19 Oct State of Mental Health in the Workplace and Across the Country
Over the last 100 years, a census has taken place in Australia every five years. Fast forward to June 2022, and the data from the last census (10 August 2021) was starting to be released. As columnist Bernard Salt points out in a recent Weekend Australian article, a new question has been added to the census concerning our long-term health conditions. Mental health matters such as depression and anxiety are now included for data reporting, representing a one-off data collection point.
The disruption and trauma of the Covid-19 pandemic will undoubtedly be reflected in our 18th census results. The interest will be to see what the data is telling us in five years’ time when the census is repeated using these same questions. As a comparison, Optimum’s data collected in the workplace over five years across the country, within a male dominated mining services environment, reports high levels of mental health red zone responses for depression, anxiety and stress, with 14% of respondents being referred for external psychological support. The age of the workplace population spanned 16-59 years.
Demographics continue to play a strong role in workplace mental health, with younger workers still struggling the most. Collectively (males and females) we found – 57% of 16-19 years (small sample size) and 12% of 20-29 years were in the high-risk, non-desirable red zones for mental health matters. This reduced to 7% of 30-39 year, 5% of 40-49 years and 5% of 50-59 years being in the high risk, non-desirable red zones.
In addition, historically underrepresented groups still struggle with poor workplace mental health. When our data was reviewed by gender, across all age groupings – the female reported higher levels of non-desired, high risk red zones responses. This was magnified in the age groups 20-29 years and 30-39 years where females reported 17% and 16% respectively of being in the high-risk, non-desirable red zones.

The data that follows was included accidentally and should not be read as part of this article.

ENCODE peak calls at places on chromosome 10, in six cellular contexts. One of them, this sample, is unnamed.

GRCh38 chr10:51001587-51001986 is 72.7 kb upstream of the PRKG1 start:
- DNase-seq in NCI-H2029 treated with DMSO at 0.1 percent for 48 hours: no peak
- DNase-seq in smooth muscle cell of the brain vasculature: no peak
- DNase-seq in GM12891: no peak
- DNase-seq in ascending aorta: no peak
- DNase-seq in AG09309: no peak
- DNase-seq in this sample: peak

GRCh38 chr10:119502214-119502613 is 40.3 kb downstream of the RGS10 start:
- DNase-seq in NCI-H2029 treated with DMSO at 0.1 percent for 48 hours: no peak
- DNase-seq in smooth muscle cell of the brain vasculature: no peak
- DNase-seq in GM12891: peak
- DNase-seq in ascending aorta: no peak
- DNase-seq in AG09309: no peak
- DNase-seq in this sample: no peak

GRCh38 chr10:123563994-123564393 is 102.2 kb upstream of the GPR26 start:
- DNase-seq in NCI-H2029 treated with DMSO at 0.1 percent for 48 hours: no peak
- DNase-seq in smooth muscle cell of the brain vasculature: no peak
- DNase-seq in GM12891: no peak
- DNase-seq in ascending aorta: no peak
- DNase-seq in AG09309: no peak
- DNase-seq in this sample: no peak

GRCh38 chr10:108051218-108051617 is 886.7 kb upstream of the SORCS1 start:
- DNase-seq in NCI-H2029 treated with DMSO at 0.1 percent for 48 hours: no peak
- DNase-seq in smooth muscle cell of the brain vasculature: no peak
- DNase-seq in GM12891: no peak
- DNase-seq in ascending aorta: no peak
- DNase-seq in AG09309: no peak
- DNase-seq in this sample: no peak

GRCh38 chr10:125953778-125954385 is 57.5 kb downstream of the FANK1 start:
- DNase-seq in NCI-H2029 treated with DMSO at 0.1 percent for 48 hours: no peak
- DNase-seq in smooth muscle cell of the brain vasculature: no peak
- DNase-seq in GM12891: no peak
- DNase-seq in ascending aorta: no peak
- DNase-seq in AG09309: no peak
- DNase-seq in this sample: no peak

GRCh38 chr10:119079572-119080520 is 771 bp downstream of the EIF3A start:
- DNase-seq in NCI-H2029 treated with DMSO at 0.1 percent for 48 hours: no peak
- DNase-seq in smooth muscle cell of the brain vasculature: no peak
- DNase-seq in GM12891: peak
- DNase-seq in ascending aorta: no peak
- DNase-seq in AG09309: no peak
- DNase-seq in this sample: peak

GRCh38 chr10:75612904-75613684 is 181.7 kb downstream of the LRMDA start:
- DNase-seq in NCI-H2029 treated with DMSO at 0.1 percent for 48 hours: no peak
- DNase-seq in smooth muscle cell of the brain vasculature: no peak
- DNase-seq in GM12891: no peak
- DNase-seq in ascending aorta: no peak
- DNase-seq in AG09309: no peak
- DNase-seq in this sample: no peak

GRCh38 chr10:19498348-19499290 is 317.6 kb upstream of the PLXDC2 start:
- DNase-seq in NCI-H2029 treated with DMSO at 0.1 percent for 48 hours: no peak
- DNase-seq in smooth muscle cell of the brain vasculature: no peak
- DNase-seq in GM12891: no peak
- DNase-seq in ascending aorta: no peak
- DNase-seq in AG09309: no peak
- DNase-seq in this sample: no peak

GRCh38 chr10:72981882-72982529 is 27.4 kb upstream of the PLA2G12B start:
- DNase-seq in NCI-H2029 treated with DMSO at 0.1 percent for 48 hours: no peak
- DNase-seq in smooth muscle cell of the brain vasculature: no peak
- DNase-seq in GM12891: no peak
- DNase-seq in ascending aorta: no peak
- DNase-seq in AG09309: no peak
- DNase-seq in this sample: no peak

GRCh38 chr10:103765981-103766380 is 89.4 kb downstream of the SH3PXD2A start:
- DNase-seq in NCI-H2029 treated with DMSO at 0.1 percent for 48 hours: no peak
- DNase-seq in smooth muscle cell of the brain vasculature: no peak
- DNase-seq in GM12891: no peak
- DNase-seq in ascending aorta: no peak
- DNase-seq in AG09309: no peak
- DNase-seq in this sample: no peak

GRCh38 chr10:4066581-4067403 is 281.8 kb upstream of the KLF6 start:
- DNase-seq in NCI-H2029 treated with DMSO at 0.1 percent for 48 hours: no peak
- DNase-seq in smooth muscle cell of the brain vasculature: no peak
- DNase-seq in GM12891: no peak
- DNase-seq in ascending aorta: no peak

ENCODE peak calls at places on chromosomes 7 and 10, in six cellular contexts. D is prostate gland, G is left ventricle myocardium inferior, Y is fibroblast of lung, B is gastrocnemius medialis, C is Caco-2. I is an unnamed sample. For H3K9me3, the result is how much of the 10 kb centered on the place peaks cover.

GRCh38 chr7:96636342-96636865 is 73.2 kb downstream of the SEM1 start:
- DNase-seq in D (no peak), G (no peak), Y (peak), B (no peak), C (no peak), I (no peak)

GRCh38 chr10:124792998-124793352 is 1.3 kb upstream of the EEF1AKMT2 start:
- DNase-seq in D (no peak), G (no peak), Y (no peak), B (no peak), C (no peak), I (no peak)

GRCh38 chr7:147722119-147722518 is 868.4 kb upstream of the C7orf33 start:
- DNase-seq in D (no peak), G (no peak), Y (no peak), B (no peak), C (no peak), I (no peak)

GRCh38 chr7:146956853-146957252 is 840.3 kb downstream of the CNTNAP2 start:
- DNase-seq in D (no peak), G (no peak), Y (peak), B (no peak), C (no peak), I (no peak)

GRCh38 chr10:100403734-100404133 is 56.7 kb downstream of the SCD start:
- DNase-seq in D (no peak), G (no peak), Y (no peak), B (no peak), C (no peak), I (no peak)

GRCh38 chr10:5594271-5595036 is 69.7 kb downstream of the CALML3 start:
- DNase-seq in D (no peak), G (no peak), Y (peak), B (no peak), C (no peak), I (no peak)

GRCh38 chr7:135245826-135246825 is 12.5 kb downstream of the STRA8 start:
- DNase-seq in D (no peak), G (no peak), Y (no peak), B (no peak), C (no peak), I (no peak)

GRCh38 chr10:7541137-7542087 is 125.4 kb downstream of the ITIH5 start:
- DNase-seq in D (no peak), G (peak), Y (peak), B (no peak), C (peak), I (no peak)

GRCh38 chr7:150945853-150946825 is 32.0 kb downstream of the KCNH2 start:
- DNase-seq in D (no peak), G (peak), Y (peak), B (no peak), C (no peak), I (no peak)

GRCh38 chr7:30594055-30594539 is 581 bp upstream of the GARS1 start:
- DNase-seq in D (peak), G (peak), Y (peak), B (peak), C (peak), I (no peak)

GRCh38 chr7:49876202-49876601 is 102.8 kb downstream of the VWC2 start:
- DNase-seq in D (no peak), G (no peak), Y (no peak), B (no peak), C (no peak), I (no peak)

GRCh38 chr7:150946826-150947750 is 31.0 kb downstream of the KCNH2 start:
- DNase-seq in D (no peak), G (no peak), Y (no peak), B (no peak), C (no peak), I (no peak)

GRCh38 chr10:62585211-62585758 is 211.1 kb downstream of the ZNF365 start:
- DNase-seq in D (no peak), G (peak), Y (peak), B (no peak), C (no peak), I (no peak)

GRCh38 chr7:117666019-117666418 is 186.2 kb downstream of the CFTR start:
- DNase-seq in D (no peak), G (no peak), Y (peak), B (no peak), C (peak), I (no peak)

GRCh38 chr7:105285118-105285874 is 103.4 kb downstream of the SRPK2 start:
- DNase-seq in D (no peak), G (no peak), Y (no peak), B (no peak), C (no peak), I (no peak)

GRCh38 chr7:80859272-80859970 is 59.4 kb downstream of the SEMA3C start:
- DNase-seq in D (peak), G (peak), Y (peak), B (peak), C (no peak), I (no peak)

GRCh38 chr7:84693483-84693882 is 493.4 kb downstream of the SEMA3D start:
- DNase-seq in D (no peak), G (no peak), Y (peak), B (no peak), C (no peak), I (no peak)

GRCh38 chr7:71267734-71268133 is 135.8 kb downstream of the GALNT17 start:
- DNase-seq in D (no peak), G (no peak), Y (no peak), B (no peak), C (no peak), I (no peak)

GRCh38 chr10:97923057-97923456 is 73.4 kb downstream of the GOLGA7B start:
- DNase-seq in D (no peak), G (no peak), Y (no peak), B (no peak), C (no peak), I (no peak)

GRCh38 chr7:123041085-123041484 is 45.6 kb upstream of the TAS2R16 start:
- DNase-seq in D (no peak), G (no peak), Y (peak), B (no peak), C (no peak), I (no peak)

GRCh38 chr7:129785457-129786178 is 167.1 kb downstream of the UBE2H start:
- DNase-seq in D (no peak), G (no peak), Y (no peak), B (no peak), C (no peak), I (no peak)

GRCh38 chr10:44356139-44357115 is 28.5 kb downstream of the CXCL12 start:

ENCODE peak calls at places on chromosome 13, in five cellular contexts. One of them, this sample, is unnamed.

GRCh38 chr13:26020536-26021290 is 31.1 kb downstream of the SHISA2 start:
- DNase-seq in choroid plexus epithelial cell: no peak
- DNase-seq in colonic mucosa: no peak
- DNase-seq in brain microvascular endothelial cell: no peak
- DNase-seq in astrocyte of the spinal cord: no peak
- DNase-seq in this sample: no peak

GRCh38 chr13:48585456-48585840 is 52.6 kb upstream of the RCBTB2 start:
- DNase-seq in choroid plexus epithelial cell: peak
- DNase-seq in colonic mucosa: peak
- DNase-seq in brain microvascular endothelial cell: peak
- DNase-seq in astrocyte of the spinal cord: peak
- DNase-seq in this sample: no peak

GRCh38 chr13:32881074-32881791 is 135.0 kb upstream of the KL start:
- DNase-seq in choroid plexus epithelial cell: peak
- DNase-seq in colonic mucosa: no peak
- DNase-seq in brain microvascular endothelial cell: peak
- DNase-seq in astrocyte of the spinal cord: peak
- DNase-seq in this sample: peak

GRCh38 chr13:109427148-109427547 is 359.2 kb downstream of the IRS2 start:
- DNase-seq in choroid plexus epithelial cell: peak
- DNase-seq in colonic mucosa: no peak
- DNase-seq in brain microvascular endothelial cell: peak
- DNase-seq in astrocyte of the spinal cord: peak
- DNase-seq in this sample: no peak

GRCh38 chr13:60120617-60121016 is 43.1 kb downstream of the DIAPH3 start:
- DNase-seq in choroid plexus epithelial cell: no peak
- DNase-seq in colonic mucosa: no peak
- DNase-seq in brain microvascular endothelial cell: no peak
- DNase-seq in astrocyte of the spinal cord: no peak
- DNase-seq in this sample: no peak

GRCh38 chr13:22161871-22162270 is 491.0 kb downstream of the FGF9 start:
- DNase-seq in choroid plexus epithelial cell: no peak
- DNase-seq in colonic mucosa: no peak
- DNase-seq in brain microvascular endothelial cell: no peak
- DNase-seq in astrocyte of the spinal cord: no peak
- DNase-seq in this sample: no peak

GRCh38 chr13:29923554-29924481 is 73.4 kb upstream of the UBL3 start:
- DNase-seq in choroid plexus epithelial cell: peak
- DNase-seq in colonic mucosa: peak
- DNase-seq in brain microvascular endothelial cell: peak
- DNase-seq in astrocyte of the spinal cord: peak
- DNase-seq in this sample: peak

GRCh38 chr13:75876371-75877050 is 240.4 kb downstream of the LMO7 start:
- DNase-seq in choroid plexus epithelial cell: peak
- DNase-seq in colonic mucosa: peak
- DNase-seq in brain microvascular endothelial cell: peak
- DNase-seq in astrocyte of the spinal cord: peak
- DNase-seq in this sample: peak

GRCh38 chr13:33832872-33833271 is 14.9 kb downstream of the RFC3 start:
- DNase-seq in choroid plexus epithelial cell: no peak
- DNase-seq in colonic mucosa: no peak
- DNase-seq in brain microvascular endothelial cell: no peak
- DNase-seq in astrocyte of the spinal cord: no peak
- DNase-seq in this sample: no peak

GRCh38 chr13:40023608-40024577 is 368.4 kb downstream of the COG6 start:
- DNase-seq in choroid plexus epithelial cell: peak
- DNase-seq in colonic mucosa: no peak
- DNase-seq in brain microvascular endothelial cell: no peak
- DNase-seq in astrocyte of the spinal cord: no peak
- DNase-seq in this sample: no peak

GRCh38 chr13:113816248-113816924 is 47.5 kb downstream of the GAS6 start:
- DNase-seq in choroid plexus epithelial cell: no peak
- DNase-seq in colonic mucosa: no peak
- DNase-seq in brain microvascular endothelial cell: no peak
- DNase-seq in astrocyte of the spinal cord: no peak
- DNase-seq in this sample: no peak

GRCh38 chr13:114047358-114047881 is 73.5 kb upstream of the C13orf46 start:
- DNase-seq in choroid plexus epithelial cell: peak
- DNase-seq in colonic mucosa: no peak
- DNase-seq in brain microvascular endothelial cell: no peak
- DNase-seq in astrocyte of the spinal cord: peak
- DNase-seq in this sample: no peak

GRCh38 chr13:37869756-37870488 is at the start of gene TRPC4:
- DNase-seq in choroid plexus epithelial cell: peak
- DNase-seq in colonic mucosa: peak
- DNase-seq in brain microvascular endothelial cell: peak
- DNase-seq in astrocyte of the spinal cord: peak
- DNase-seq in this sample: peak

The contrast with the males in the workplace, is most striking in these two age groupings – as 10% and 5% reported being in the same high risk red zones. The age groupings of 40-49 years and 50-59 years reported similar findings in both genders at between 5-7% being in the high-risk red zones.
Our five-year data collection indicates that Australian workforces, particularly age groupings below 39 years, are already “at high risk” for mental health conditions.
Having this type of profile in a workplace and given the challenge to provide a safe physical and psychological workplace, there is a great deal to do to mitigate the risks associated with mental health in the workplace. Employers must move from seeing mental health as an individual challenge to a collective priority.
An increasing number of forward-thinking leaders realise the unprecedented mental health challenges facing their workforce can no longer be relegated to HR and must be treated as an organsiational priority. Optimum can help you broach this topic, identify the leading indicators of risk in your workforce and work with you to track the impact of any interventions introduced.
The census question described in this article reported on 10, long term health conditions. The data highlighted the exponential increase in Alzheimer’s and Dementia in those over 76 years. It reviewed the impact of asthma and mental health on the young. Other long-term conditions covered in the question increase from 40-45 years, peaking from 70 years of age.